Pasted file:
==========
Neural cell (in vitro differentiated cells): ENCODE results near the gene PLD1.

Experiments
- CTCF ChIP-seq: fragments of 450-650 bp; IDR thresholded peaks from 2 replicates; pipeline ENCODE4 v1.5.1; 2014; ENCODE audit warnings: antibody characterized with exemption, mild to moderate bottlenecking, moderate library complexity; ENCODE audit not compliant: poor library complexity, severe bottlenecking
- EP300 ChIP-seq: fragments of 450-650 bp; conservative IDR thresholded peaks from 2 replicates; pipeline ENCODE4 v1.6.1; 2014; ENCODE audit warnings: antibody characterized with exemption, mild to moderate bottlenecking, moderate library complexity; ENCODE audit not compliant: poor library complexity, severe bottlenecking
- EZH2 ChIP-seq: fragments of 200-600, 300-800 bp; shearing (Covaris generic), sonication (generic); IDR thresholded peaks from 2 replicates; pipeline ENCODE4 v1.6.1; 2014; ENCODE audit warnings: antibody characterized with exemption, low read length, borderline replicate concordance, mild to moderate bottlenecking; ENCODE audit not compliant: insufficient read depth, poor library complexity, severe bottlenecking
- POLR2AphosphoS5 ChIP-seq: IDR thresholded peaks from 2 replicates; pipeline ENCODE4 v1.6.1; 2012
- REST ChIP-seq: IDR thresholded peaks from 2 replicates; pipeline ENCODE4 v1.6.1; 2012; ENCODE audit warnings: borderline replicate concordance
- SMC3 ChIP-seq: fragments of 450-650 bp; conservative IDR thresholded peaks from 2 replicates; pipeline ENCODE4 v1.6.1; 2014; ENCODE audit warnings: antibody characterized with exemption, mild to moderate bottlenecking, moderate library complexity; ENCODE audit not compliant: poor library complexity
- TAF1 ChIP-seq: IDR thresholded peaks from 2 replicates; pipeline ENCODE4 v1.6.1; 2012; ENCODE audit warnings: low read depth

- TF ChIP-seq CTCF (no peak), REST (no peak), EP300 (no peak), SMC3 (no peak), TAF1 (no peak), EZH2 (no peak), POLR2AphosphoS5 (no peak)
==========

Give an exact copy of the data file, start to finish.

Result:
Neural cell (in vitro differentiated cells): ENCODE results near the gene PLD1.

Experiments
- CTCF ChIP-seq: fragments of 450-650 bp; IDR thresholded peaks from 2 replicates; pipeline ENCODE4 v1.5.1; 2014; ENCODE audit warnings: antibody characterized with exemption, mild to moderate bottlenecking, moderate library complexity; ENCODE audit not compliant: poor library complexity, severe bottlenecking
- EP300 ChIP-seq: fragments of 450-650 bp; conservative IDR thresholded peaks from 2 replicates; pipeline ENCODE4 v1.6.1; 2014; ENCODE audit warnings: antibody characterized with exemption, mild to moderate bottlenecking, moderate library complexity; ENCODE audit not compliant: poor library complexity, severe bottlenecking
- EZH2 ChIP-seq: fragments of 200-600, 300-800 bp; shearing (Covaris generic), sonication (generic); IDR thresholded peaks from 2 replicates; pipeline ENCODE4 v1.6.1; 2014; ENCODE audit warnings: antibody characterized with exemption, low read length, borderline replicate concordance, mild to moderate bottlenecking; ENCODE audit not compliant: insufficient read depth, poor library complexity, severe bottlenecking
- POLR2AphosphoS5 ChIP-seq: IDR thresholded peaks from 2 replicates; pipeline ENCODE4 v1.6.1; 2012
- REST ChIP-seq: IDR thresholded peaks from 2 replicates; pipeline ENCODE4 v1.6.1; 2012; ENCODE audit warnings: borderline replicate concordance
- SMC3 ChIP-seq: fragments of 450-650 bp; conservative IDR thresholded peaks from 2 replicates; pipeline ENCODE4 v1.6.1; 2014; ENCODE audit warnings: antibody characterized with exemption, mild to moderate bottlenecking, moderate library complexity; ENCODE audit not compliant: poor library complexity
- TAF1 ChIP-seq: IDR thresholded peaks from 2 replicates; pipeline ENCODE4 v1.6.1; 2012; ENCODE audit warnings: low read depth

- TF ChIP-seq CTCF (no peak), REST (no peak), EP300 (no peak), SMC3 (no peak), TAF1 (no peak), EZH2 (no peak), POLR2AphosphoS5 (no peak)